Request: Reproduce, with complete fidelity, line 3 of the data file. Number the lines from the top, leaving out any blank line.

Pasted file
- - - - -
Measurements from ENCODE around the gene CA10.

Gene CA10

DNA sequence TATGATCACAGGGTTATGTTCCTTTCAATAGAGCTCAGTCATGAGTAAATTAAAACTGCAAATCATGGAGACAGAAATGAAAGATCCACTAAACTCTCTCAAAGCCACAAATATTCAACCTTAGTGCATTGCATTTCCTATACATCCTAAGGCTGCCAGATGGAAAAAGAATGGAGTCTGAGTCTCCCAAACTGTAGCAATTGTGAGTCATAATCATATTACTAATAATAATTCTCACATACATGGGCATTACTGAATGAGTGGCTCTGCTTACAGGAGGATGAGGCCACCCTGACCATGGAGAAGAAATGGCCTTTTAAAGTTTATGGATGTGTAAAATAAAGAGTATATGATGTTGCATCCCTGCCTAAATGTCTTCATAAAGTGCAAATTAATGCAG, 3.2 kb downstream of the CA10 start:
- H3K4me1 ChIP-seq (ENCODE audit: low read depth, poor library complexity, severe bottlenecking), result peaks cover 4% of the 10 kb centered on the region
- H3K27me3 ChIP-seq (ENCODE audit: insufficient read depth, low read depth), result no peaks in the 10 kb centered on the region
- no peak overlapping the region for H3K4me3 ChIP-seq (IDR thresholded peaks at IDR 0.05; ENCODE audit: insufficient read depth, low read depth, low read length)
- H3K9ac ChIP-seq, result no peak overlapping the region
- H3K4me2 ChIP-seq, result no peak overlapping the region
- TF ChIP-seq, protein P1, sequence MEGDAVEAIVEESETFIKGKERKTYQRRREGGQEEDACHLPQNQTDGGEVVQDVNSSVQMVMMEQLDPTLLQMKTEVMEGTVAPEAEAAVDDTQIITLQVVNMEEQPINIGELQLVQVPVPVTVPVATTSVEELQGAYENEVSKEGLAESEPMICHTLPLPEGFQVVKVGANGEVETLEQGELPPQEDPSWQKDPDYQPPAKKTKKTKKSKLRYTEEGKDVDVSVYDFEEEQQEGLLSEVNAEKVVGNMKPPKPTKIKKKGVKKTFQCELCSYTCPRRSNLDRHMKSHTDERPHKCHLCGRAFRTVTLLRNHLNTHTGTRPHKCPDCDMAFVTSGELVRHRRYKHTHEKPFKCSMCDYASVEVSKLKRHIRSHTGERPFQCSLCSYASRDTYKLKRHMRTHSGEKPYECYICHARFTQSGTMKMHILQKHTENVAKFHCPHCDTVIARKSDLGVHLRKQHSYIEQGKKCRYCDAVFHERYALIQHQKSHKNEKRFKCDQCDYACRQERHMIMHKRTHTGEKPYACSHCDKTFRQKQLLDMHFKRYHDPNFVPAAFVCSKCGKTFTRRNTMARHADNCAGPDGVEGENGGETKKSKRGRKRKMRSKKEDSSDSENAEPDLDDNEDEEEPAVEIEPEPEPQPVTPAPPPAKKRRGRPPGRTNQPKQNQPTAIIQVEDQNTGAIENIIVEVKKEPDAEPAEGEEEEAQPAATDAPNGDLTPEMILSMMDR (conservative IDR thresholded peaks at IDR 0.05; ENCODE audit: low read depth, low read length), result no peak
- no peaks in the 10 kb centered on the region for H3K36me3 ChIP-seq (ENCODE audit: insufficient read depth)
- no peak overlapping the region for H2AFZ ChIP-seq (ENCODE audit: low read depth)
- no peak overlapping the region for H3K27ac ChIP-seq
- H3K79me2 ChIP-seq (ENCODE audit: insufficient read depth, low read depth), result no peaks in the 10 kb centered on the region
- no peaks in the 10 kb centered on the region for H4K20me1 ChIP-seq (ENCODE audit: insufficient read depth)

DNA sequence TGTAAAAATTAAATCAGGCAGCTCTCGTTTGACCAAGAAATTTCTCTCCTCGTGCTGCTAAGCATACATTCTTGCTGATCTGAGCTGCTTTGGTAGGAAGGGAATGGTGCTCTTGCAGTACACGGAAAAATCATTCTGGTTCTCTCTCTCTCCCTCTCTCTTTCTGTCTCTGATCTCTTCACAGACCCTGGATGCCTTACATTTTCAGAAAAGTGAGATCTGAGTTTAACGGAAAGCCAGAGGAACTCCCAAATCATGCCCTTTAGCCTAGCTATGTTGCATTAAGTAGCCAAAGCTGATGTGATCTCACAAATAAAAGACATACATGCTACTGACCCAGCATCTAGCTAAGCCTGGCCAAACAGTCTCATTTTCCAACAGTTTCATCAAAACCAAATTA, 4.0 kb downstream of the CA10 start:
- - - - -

DNA sequence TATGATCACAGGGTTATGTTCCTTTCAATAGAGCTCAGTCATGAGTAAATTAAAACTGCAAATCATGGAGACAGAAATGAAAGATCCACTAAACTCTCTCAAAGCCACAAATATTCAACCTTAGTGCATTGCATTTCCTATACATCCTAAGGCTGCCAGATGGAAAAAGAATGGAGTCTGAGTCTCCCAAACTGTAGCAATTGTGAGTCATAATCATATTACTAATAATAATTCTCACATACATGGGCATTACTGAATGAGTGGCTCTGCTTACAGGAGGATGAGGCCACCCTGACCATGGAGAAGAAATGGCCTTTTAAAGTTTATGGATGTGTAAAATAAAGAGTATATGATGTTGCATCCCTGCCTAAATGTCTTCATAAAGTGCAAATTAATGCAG, 3.2 kb downstream of the CA10 start: